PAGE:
How to Raise Grateful Grandkids

Teaching kids to be to be thankful can have a lasting effect on their level of happiness, grades, friendships, and more.

By Ellen Breslau

Part of being a grandparent is spoiling your grandkids, right? Especially around the holidays and birthdays, it's easy to go overboard with gifts. But one of the most important gifts you can give your grandkids is gratitude. Research has shown that kids who practice gratitude are "more satisfied with their lives, have stronger peer and family relationships, have higher GPAs, and are less depressed," says Jeffrey Froh, an associate professor of psychology at Hofstra University and leading researcher on kids and gratitude. "And the thing about gratitude is, you can learn it at any age." So whether your grandkids are three or 13, you can teach them to be appreciative.

One obstacle that often stands in the way: our fast-paced, "I-want-it-now" lifestyle. "We are constantly pulled in so many directions and so many stimuli take us out of the moment," says Froh, who is coauthor of Making Grateful Kids: The Science of Building Character. "One of the best ways to become more grateful is to slow down—immediacy and gratitude do not go together." When you slow down, you can process things and savor them, whether it's a family night out or a conversation at the dinner table. Savoring things and being mindful bring feelings of gratitude.

Here, four other things Froh suggests you can do to teach grandkids about gratitude:

1. Set limits on gifts - It's always fun to give your grandkids presents, but do it within reason. "My wife found a great guide that says, 'Get one thing they need, some things to read, one thing they want, and some things to wear,'" says Froh. That way you limit toys and play up more important items like books and clothing. Another thing to consider: give the gift of experiences, such as going to the movies together or taking kids on a day trip, instead of giving toys. "Experiences are a hundred times better," says Froh. Kids can remember experiences forever and get happiness from them in both the short- and long-term. "With experiences kids can savor the past by reminiscing by how great the vacation was, savor the present by being mindful in the moment while it's happening, and savor the future by anticipating the vacation to come," says Froh.

2. Model good behavior - It may be obvious, but this often gets overlooked, says Froh: Show kids what a grateful person look like and does. "Let them see you be generous, include them in it," he says. You can do this by making sure kids see you thanking friends and family members when they do something nice for you. When you write thank you notes, read them to kids, and let kids know how important the act was. 

 Froh sugests using the following three-step approach when modeling good behavior:

  • Show the intent - If a friend, for example, comes over to help you fix something in your home, explain to your grandchildren that your friend made a choice and went out of their way to do something nice for you.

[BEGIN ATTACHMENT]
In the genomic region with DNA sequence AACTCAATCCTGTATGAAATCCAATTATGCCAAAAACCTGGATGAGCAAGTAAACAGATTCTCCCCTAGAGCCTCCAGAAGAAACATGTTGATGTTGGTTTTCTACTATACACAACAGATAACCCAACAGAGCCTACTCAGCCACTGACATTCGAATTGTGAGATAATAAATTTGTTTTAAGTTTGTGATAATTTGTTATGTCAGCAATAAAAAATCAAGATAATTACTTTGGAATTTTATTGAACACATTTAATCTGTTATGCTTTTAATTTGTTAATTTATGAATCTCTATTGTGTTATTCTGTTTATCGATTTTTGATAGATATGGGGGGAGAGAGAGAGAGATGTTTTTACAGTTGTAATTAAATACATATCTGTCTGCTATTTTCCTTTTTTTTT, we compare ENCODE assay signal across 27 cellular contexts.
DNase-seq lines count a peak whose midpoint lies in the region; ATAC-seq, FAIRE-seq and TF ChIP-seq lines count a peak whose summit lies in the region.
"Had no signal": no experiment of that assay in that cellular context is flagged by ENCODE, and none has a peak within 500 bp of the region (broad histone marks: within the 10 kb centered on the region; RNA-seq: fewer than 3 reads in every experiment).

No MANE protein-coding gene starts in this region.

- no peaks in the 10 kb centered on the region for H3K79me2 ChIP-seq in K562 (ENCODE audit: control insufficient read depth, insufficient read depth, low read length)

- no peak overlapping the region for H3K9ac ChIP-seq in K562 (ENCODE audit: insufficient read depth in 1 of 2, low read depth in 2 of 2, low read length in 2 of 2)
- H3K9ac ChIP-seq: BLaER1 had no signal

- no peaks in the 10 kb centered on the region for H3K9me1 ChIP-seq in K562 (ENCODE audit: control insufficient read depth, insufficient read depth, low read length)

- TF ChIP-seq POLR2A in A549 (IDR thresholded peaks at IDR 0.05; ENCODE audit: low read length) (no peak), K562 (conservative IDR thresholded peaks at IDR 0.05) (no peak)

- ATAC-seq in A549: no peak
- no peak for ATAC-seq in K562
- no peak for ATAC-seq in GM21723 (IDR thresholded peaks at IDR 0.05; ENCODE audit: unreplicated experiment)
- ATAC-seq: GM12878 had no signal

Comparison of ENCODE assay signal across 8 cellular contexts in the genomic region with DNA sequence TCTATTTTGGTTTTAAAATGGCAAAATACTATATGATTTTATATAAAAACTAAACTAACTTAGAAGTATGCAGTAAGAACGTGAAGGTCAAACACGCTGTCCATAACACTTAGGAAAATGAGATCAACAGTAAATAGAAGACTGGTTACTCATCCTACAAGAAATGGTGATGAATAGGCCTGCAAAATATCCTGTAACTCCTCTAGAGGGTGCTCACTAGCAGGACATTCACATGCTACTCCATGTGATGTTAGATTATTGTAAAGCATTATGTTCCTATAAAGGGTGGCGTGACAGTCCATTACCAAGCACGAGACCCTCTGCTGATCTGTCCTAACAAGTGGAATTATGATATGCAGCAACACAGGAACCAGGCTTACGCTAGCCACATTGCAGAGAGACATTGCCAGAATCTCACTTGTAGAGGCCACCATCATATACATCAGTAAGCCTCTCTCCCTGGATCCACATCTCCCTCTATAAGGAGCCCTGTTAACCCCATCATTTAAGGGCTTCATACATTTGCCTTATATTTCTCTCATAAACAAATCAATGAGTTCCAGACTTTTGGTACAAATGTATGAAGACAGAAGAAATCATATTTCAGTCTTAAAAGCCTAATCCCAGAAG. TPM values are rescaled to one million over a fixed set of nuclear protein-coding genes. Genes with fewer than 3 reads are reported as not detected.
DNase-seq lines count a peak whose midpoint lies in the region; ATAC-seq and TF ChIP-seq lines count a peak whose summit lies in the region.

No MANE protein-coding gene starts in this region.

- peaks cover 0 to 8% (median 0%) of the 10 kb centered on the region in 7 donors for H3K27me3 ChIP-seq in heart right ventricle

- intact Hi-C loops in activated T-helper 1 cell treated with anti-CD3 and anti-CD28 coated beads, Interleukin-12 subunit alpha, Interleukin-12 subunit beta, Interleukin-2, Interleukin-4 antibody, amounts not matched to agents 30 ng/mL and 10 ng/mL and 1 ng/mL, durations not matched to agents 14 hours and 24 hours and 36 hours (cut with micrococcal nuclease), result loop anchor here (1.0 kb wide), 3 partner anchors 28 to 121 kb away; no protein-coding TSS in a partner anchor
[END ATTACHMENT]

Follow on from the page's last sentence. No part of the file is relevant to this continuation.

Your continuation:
• Show the cost - Perhaps the friend missed a show they really wanted to see on television. Explain to your grandkids that the person put helping you above doing something for themselves.
  • Show the benefit - "Talk about to what degree you benefited from the kind act," says Froh. Perhaps the friend's help saved you money, or time. 

You can also point out kind acts your grandkids have received. "You can say, 'Hey James, wasn't it nice for Ryan to come over and help you with your math? He gave up going to soccer practice, even though he loves it, and he really helped you,'" says Froh.

3. Volunteer - Doing community service allows kids to see people who are less fortunate and puts kids' own lives into perspective. It also gives kids an opportunity to be generous by reaching out to others and offering help. "This is a way for kids to to create and strengthen relationships, and that is the number one way to make grateful kids," says Froh. He also points out that when kids are generous, they start to fully appreciate what goes into being generous and the choices people make in helping others.

4. Ask kids what they are grateful for - Part of understanding gratitude is talking about it. If your grandkids do an overnight at your house, bedtime is ther perfect quiet time to ask them to name three things they are grateful for. This will get them thinking about how much they have and how lucky they are. You can also buy a notebook and give it to them as a gratitude journal, where they can jot down people, places, and things that they appreciate. 

Comments

Just checking out slight change in name...

RoseRed135 on 2016-04-01 04:16:45

testing...

RoseRed135 on 2016-04-01 04:15:55

This is good. I like the idea of volunteering and adding my granddaughter to the experience. She lives far away and I don't see her frequently. Also, she can't have pets, which she would love! So I think the next time she comes we will donate some things to the local animal shelter. And, every time she comes we will do the same. She will love it!! So will I.

dauerhammer@gmail.com on 2016-01-11 22:22:12

Excellent list. I would expand the Volunteer section to include other volunteer causes beyond helping people less fortunate than themselves, worthy as that is. Maybe the benefit is more for bonding than for gratitude, but sharing a cause with a grandchild is very powerful. For instance, one of our granddaughters is obsessed with cats, but had a bad experience with a shelter cat. Volunteering at a (good) shelter with her will be wonderful this summer. And it's not just housecats for her; we have a great nonprofit headquartered here in Santa Fe (http://www.wildearthguardians.org) that works to protect carnivores, including cougars and panthers and bobcats, and we'll be investigating what opportunities there are for adult/child volunteering there too.

modza@comcast.net on 2015-12-31 14:05:12